The rare public intellectual to be honored with a MacArthur Award, a Presidential Medal of Freedom, and a National Humanities Medal, Robert Coles is a true national treasure, and The Call of Stories is, in the words of National Book Award winner Walker Percy, “Coles at his wisest and best.”
A brilliant portrait of a beloved and controversial
figure in twentieth-century spirituality.
Simone Weil (1906-1943) was a writer and philosopher who devoted her life to a search for God—while avoiding membership in organized religion. She wrote with the clarity of a brilliant mind educated in the best French schools, the social conscience of a grass-roots labor organizer, and the certainty and humility of a mystic—and she persistently carried out her search in the company of the poor and oppressed.
Robert Coles's study of this strange and compelling figure includes the details of her short, eventful life: her academic career, her teaching, her political and social activism, and her mystical experiences. Coles also analyzes the major themes her life encompassed: her politics, her Jewish identity, her moral concerns, her intellect, and her experience of grace. This is the best, most accessible introduction to the woman who was a spiritual influence on the life and work of so many, among them T. S. Eliot, Flannery O'Connor, Adrienne Rich, and Albert Camus.
Robert Coles, M.D., was awarded the Pulitzer Prize for his five-volume Children of Crisis series. He is Professor of Psychiatry and Medical Humanities at Harvard Medical School and the James Agee Professor of Social Ethics at Harvard University, and is the author of many books, including The Spiritual Life of Children, The Moral Life of Children, and Dorothy Day: A Radical Devotion.
A New York Times Notable Book
What do children think about when they consider God, Heaven and Hell, the value of life in the here and now, and the inevitability of death? Child psychiatrist, Pulitzer Prize-winning writer, and Harvard professor Robert Coles spent thirty years interviewing hundreds of children—from South America and Europe to Africa and the Middle East—who are developing concepts of faith even as they struggle to understand its contradictions.
Be they Catholic or Protestant, Jewish children from Boston, Pakistani children in London, agnostics, Native Americans, or young Christians in the American South, they offer honest, enlightening and sometimes startling ideas of a spiritual existence. A Hopi girl who knows for a fact that we are resurrected as birds; an African American child who believes God exists as a hurricane to “blow away” drug dealers; a young Christian who needs his faith to cope with the death of his sister, lest she be just “a big heartache to us till the day we die”; and a Tennessee child who rationalizes his belief by admitting that “if there's no God, that's all there is, ashes.”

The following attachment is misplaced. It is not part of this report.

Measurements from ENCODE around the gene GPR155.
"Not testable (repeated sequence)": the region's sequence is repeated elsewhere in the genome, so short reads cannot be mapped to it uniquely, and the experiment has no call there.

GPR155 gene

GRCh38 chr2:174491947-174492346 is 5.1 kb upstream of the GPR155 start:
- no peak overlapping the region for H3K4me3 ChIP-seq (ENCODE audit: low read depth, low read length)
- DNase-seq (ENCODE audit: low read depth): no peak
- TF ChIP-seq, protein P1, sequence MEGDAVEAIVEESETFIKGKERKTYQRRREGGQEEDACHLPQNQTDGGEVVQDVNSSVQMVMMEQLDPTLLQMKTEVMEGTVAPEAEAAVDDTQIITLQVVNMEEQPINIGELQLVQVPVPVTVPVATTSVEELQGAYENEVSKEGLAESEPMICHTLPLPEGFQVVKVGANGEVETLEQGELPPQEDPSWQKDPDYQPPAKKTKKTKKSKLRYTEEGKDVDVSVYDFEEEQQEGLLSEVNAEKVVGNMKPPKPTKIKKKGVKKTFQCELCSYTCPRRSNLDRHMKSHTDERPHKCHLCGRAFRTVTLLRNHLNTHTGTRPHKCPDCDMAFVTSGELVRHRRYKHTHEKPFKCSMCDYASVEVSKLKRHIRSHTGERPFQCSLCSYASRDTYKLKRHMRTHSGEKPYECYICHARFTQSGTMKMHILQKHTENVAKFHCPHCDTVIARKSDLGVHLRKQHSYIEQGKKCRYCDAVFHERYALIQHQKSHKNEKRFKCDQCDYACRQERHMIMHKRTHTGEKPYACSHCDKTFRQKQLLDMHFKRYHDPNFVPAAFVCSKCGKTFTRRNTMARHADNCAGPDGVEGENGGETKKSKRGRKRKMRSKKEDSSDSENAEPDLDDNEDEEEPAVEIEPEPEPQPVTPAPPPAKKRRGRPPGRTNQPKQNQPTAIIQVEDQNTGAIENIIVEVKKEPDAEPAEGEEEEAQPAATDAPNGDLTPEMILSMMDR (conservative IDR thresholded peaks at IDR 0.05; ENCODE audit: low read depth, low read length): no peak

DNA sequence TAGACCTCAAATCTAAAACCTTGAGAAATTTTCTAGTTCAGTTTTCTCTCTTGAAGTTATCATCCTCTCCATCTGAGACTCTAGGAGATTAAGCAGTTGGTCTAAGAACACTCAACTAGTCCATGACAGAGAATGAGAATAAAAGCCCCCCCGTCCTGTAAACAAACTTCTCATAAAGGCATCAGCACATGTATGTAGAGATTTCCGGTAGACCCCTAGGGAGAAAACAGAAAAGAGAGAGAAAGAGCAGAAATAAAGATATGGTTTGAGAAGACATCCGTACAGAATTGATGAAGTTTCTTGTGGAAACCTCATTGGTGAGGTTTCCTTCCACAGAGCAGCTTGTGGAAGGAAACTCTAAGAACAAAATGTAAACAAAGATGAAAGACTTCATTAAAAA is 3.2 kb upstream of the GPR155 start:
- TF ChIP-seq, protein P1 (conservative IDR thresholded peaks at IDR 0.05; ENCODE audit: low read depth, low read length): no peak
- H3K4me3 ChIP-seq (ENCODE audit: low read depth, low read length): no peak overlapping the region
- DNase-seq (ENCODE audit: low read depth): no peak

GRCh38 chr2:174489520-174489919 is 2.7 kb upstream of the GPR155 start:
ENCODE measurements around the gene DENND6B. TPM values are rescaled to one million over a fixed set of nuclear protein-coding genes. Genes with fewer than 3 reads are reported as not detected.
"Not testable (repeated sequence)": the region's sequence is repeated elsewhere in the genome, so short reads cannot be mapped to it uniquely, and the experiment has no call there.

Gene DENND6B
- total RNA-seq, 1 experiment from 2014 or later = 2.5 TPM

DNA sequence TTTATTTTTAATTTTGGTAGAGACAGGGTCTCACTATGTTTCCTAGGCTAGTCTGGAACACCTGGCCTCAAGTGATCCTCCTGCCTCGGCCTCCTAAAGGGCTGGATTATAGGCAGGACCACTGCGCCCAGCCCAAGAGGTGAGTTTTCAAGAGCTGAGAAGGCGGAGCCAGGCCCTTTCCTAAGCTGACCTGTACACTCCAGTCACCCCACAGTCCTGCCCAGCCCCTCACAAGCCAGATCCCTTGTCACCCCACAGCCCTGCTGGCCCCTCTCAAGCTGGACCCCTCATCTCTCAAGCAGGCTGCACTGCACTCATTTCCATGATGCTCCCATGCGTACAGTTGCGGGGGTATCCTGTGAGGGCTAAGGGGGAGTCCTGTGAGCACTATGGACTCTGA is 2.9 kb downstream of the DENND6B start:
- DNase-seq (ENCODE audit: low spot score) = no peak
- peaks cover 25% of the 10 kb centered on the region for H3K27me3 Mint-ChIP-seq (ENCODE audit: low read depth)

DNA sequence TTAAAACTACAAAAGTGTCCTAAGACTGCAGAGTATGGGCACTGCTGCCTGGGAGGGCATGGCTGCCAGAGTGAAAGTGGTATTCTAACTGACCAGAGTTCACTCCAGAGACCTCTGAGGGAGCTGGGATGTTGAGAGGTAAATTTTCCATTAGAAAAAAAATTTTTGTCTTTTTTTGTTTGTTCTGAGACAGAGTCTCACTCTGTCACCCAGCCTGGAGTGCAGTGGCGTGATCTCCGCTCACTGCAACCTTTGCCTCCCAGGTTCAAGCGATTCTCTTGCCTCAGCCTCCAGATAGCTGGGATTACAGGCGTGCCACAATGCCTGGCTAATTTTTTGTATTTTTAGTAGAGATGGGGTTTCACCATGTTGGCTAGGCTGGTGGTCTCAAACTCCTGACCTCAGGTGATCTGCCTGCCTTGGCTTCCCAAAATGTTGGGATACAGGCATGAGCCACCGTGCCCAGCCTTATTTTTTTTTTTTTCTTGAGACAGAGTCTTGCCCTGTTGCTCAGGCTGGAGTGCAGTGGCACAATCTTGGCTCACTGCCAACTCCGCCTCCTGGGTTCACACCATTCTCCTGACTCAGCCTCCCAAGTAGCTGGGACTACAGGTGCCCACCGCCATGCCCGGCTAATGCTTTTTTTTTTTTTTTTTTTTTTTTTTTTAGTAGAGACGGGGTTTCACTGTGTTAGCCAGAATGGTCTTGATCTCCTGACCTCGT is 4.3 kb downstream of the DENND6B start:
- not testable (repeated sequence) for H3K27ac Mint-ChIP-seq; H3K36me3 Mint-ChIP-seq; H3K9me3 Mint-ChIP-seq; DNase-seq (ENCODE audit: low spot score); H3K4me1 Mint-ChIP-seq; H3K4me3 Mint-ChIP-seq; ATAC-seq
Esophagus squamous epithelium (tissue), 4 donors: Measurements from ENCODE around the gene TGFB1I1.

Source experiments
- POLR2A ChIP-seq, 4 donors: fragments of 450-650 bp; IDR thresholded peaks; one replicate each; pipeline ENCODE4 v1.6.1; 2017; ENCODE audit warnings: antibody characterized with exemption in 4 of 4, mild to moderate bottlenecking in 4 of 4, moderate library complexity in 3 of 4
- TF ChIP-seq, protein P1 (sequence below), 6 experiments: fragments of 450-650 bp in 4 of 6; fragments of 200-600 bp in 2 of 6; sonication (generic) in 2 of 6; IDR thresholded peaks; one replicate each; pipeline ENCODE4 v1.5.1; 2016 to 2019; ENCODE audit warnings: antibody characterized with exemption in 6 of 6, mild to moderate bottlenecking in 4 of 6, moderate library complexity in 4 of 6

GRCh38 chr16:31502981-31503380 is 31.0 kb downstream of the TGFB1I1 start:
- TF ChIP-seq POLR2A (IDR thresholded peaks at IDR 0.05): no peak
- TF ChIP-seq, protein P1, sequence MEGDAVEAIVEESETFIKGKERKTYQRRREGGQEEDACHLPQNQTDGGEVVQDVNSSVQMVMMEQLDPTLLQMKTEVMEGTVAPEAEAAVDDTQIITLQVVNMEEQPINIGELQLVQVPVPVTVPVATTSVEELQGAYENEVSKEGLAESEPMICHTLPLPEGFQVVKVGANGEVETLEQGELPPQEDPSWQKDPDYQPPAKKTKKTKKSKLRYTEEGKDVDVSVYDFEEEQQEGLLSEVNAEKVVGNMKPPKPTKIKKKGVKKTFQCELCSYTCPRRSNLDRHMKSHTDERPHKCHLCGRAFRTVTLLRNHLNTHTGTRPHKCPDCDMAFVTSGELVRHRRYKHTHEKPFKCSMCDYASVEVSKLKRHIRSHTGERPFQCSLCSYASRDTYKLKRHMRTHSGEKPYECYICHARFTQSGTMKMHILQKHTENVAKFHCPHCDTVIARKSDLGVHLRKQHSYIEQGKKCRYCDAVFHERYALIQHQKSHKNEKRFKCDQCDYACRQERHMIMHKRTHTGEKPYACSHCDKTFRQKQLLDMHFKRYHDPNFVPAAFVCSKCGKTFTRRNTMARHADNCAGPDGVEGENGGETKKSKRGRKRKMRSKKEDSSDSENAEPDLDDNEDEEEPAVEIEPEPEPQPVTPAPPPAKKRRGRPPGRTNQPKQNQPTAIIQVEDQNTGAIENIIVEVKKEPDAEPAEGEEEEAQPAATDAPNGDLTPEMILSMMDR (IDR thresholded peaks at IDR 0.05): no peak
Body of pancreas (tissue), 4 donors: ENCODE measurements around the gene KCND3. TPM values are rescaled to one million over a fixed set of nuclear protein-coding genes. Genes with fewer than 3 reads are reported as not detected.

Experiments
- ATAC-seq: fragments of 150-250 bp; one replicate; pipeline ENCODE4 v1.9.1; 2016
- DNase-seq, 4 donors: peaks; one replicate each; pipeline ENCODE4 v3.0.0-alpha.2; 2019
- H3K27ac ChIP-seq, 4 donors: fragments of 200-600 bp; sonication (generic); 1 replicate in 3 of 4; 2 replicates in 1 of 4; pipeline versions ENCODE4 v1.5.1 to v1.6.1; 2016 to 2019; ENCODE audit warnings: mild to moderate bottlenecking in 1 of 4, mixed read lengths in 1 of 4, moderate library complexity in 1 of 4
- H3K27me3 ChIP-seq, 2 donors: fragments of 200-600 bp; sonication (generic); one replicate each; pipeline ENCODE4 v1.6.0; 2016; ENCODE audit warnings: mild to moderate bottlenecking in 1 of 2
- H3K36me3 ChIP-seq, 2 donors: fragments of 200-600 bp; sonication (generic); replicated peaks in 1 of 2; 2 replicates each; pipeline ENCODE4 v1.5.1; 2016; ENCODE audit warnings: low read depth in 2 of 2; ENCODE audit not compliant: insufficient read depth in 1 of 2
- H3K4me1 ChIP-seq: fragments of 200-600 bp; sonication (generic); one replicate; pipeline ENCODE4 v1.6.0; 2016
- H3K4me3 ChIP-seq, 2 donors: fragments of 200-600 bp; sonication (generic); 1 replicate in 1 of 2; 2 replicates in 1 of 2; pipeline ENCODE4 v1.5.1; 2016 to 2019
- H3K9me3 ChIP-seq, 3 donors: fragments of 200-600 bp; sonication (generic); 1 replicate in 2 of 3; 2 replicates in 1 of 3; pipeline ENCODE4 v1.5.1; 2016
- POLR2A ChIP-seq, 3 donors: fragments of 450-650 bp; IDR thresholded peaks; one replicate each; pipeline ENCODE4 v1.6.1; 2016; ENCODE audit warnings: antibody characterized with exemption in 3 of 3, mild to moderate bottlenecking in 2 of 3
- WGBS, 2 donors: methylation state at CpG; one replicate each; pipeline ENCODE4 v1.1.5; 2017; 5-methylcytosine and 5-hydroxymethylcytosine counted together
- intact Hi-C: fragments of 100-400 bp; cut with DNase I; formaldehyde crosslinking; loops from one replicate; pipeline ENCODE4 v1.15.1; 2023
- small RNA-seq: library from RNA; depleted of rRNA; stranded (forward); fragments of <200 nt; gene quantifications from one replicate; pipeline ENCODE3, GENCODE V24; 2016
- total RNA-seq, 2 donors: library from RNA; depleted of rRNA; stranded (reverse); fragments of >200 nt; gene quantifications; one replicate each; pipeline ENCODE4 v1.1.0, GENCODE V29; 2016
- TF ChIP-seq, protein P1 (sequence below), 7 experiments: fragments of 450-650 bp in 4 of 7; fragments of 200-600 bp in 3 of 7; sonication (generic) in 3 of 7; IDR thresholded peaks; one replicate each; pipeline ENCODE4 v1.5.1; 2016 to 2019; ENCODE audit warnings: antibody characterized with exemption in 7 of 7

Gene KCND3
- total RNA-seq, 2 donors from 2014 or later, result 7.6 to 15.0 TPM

The Spiritual Life of Children is “a remarkable book. The generosity of vision that characterizes Dr. Coles's enterprise enables him to create a climate where words of great beauty and truthfulness can be spoken.” —The New York Times
Es 1960 y Ruby Bridges, de seis años, se acaba de mudar con su familia de Misisipi a Nueva Orleans en busca de una vida mejor. Cuando un juez sentencia que Ruby debe asistir al primer grado de la Escuela Primaria William Frantz, en la que todos son blancos, la niña debe encarar las furiosas turbas de padres que no quieren que sus hijos vayan a la escuela con ella. Contada con el poderoso estilo narrativo de Robert Coles y dramáticamente ilustrada por George Ford, la historia de coraje, fe y esperanza de Ruby aún resuena más de 60 años después.
The year is 1960, and six-year-old Ruby Bridges and her family have recently moved from Mississippi to New Orleans in search of a better life. When a judge orders Ruby to attend first grade at William Frantz Elementary, an all-white school, Ruby must face angry mobs of parents who refuse to send their children to school with her. Told with Robert Coles' powerful narrative and dramatically illustrated by George Ford, Ruby's story of courage, faith, and hope continues to resonate more than 60 years later.